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Ordinarily, I scoff at suggestions that famous alumni would make great college football coaches. In any profession, I've always believed that people should work their way into important positions.

Kyle Whittingham's spending six years on the Idaho State staff, for instance, is the kind of apprenticeship that should be required, as opposed to having big-name former players immediately join the staffs of schools such as BYU or Utah.

The biggest reason for my stance is many of these would-be coaches have no idea what they're getting into in college programs, in terms of the workload and other aspects of the job that are less than glamorous. Ty Detmer is different, and that's why I'm endorsing his arrival as BYU's offensive coordinator.

As much as I admire Karl Malone and his work ethic, I've never pictured him working full-time in coaching, because he has too many other interests. In Detmer's case, he'll have to give up a lot of hunting opportunities, which is why I always wondered if he ever would want to coach in college or the NFL.

He's obviously willing to do it at this point in his life (age 48), and that's good for BYU ­— especially the Cougars' quarterback. Tanner Mangum's belief that everything would work out well for him in this coaching transition is being rewarded. Mangum went from the strong possibility of a triple-option disciple, Navy's Ken Niumatalolo, being hired by the Cougars to having Detmer operate a traditional BYU passing offense as a key member of Kalani Sitake's staff.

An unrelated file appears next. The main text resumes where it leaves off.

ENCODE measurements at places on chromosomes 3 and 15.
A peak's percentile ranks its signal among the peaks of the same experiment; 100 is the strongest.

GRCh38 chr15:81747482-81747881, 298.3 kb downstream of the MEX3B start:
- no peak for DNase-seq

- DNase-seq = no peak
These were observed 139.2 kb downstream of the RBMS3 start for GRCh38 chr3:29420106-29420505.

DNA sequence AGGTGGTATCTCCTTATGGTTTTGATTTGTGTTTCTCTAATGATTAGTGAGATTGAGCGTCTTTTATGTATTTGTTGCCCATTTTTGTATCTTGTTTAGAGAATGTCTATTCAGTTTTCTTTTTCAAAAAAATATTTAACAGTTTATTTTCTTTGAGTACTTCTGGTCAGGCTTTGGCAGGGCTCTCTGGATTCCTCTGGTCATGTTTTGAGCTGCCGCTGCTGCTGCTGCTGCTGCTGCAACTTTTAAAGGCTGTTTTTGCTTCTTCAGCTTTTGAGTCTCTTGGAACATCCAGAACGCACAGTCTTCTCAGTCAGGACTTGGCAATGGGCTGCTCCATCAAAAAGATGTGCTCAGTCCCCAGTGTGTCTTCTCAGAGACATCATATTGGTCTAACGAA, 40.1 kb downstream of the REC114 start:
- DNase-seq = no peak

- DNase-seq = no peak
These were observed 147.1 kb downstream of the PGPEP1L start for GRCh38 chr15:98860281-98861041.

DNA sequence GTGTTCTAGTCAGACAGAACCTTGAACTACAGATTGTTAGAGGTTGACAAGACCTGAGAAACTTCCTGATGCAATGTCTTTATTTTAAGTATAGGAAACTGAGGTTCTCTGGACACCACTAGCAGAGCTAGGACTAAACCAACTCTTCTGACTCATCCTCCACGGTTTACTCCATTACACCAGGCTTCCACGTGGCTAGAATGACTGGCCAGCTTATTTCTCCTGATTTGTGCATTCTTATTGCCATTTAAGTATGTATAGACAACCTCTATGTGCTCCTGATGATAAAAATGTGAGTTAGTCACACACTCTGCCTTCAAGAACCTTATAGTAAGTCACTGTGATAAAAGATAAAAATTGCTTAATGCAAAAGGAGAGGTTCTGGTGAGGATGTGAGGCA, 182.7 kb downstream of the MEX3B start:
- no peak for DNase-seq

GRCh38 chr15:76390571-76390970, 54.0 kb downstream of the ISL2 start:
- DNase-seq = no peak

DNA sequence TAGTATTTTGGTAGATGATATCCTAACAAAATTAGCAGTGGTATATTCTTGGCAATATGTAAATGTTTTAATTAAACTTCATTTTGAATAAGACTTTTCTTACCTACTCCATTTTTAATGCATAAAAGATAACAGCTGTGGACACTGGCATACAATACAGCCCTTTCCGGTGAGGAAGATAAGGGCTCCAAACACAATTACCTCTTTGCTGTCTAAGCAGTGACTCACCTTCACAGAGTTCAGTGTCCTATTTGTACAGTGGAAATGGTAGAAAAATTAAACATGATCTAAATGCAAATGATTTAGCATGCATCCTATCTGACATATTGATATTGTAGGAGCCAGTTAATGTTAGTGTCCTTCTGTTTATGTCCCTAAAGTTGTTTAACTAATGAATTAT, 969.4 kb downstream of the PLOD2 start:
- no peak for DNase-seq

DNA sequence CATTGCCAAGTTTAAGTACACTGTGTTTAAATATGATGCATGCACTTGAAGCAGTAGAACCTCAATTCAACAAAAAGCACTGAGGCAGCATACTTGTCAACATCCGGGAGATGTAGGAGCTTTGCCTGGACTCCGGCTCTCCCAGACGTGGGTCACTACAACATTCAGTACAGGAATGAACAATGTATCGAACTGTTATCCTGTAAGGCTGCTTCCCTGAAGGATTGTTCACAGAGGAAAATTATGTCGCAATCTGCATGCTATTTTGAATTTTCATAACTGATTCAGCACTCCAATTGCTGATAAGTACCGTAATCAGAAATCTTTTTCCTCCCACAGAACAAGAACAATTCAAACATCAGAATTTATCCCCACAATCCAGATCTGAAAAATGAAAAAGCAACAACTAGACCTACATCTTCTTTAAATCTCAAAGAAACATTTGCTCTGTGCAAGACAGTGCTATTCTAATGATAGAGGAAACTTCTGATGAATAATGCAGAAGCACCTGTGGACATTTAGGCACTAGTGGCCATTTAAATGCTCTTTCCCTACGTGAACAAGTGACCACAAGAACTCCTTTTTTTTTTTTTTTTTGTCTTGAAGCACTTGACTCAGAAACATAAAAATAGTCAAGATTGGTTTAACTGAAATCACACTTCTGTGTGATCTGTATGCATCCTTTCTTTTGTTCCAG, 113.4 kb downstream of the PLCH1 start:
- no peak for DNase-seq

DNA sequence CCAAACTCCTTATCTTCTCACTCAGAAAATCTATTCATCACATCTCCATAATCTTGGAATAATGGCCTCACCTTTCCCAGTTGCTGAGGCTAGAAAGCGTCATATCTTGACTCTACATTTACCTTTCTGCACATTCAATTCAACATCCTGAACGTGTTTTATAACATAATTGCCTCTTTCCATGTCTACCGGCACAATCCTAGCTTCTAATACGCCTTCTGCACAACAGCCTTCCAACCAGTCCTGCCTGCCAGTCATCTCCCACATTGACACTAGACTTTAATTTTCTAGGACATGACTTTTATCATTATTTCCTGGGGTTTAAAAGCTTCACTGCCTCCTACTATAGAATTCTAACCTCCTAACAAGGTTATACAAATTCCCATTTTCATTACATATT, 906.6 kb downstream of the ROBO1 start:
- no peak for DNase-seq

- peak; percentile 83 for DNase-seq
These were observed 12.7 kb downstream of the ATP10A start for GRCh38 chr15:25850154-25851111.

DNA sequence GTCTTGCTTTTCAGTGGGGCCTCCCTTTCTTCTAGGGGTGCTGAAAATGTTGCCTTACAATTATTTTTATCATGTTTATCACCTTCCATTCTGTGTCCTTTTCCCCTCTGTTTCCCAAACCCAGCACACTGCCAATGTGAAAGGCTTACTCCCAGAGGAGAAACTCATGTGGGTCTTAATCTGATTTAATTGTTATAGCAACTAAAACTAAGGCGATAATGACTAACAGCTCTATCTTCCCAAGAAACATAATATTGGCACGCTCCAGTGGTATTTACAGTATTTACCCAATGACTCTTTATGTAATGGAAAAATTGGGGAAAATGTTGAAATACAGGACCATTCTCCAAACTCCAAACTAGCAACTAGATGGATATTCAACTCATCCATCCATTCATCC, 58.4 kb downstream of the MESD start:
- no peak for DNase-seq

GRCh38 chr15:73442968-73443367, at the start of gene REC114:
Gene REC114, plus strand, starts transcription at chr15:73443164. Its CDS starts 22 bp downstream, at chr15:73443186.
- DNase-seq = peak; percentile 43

The Heisman Trophy part of Detmer's resume doesn't impress me, in terms of this job, but everything else about his background is vital.

Detmer grew up as a son of a Texas high school football coach, which is about the equivalent of a college coach anywhere else. The 14 seasons he spent in the NFL, mostly as a backup quarterback, were good preparation for a coaching career, because that's basically how he functioned with six franchises. He was involved enough in the game-planning with those teams that he learned a lot about what it takes to design an offense and call plays at the highest level of football, which will translate well to BYU.

And, just as important, Detmer has spent the past seven years as head coach at St. Andrew's Episcopal School in Austin, Texas. The private-school league that includes the Crusaders is not exactly the "Friday Night Lights" level of the sport in Texas, but it offers decent competition and undoubtedly provided Detmer with some good experience. He lived through an 0-10 season in his first year, so he's clearly willing to persevere through tough times.

Weird coincidence: Future college coaches Steve Spurrier, Brandon Doman and Detmer all wore No. 11 for the San Francisco 49ers (preceding Alex Smith). Doman coached BYU's quarterbacks for six years before becoming the offensive coordinator, so it could be said that he was more qualified than Detmer to take on that role. It's not an easy job, in any sense.

Yet I'm convinced that Detmer's extensive NFL background gives him a great chance to succeed in his return to Provo. It will be fun to watch him work, that's for sure.

Twitter: @tribkurt